When pitcher David Price was introduced as the Boston Red Sox‘s new $217 million toy last December, he said something the future would either vindicate or bring back to haunt him.       

“I think I was just saving all my postseason wins for the Red Sox,” he told reporters during his introductory press conference.

Now, the quote is sneaking up behind Price to say “Boo!” in his ear.

The left-hander did not last long in his first postseason game with the franchise: a 6-0 loss to the Cleveland Indians in Game 2 of the American League Division Series on Friday. Boston manager John Farrell pulled him after he allowed six hits, two walks and four earned runs while recording only 10 outs. Price had a fifth run tacked on to his line after one of his inherited runners scored, which did this to his career postseason ERA:

  • Before: 5.12
  • After: 5.54

The Red Sox could have lived with this if Rick Porcello had led the club to a win with a strong performance in Game 1 Thursday. But that didn’t pan out. In order to bounce back and avoid an 0-2 hole, the Red Sox at least needed good innings out of Price. They needed to be great innings if Indians right-hander Corey Kluber turned his Klubot mode to 11 in the first postseason start of his career.  

Naturally, that’s what happened. Seemingly anticipating that Red Sox hitters would be sitting curveball after Cleveland’s hook-heavy attack in Game 1, Kluber went right at them with two-seamers and overpowered them. He struck out seven and scattered the only three hits the Red Sox got in Game 2.

Congrats to Kluber on his brand-new 0.00 postseason ERA. Wouldn’t you know, Price had one of those once. Eight years ago, he made his first foray into October baseball with three scoreless appearances in the American League Championship Series againstwho else?the Red Sox.

But that was ages ago. Price has dominated in the regular season, punctuated by a 3.21 career ERA and an American League Cy Young Award in 2012. But whether he’s been wearing a Tampa Bay Rays, Detroit Tigers, Toronto Blue Jays or Red Sox uniform, he just can’t carry that success into October. And Katie Sharp of River Ave. Blues highlights how, lately, he hasn’t escaped the opposite of success:

When Eno Sarris of FanGraphs dug into what’s gone wrong for Price in the postseason, he found in part that the quality of his competition has gotten tougher. But this is, of course, a fact of life for all pitchers who find themselves playing in October. It’s on them to overcome it.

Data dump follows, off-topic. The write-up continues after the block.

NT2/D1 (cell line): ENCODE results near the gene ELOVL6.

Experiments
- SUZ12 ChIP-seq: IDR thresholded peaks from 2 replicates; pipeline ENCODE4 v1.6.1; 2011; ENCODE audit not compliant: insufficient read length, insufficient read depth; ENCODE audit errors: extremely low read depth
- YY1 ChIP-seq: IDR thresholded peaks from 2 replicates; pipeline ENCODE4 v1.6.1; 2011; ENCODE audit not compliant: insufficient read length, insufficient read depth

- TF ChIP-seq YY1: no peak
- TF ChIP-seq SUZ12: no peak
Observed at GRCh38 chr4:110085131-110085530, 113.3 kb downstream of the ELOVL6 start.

One reason Price hasn’t done that is because he gets hurt at the worst times. He’s normally good at cracking down with runners in scoring position, allowing just a .240 batting average in the regular season. According to Baseball Savant, that figure jumps to .349 in his postseason outings since 2010.

Cleveland boosted that figure by going 2-for-3 against Price with runners in scoring position in Game 2. The big blow was the seed Lonnie Chisenhall sent just over the right field fence for a three-run homer that made it 4-0 in the second inning.

The one silver lining to take away from Price’s latest October flop is he was at least making decent pitches in that momentum-swinging, gut-punching second inning. All four of the hits he gave up came on pitches that were right on the edges of the strike zone.

While we’re on the topic of silver linings, the Red Sox have others to point to. The big one is that they’re not dead yet. Math confirms this, as the Indians have only two of the three wins they need to advance.

There’s also the fact this series is now shifting to Boston, where the Red Sox were 47-34 this season, for Game 3 Sunday. The return to Fenway Park should be especially beneficial to the Red Sox’s cold offense. Red Sox hitters had an .858 OPS at home compared to .762 on the road.

Facing Josh Tomlin in Game 3 could also awaken the offense. After seeing all sorts of power from Trevor Bauer and Kluber in Games 1 and 2, Tomlin’s 80-something heat will be a welcome change. The Red Sox could add to the whopping 36 homers he’s already allowed this year.

It’s unlikely the Red Sox can come back from their 0-2 hole, but it’s not impossible. Teams have done it before, even in instances where they’ve been outplayed worse than the Red Sox. Game 2 was a blowout, but Game 1 was an intense one-run contest either team could have won. If the San Francisco Giants could come back over the Cincinnati Reds in 2012 and the Blue Jays could do it over the Texas Rangers last year, the Red Sox can do it to the Indians in 2016.

If it does happen, Price is one guy who may have no part in it. Assuming Farrell doesn’t change his plans, Clay Buchholz will pitch Game 3. If necessary, Eduardo Rodriguez will take Game 4 and Porcello Game 5. If Price appears again in this series, it will likely be in relief.

To his credit, he doesn’t seem to care how he gets the ball again this season as long as he gets it, period.

“I know my number’s going to get called again to pitch again in 2016, and I’ll be ready,” Price said after Game 2, per Newsday‘s Erik Boland. “I want it for sure.”

Hey, there’s nothing wrong with enthusiasm. And in this case, you can’t blame Price for wanting to get back out there and deliver on what he said last December.

But what’s certain is this: If Price does get back on the mound, there are going to be a lot of raised pulses in and around the city of Boston.


Stats courtesy of Baseball-Reference.com and FanGraphs unless otherwise noted/linked.

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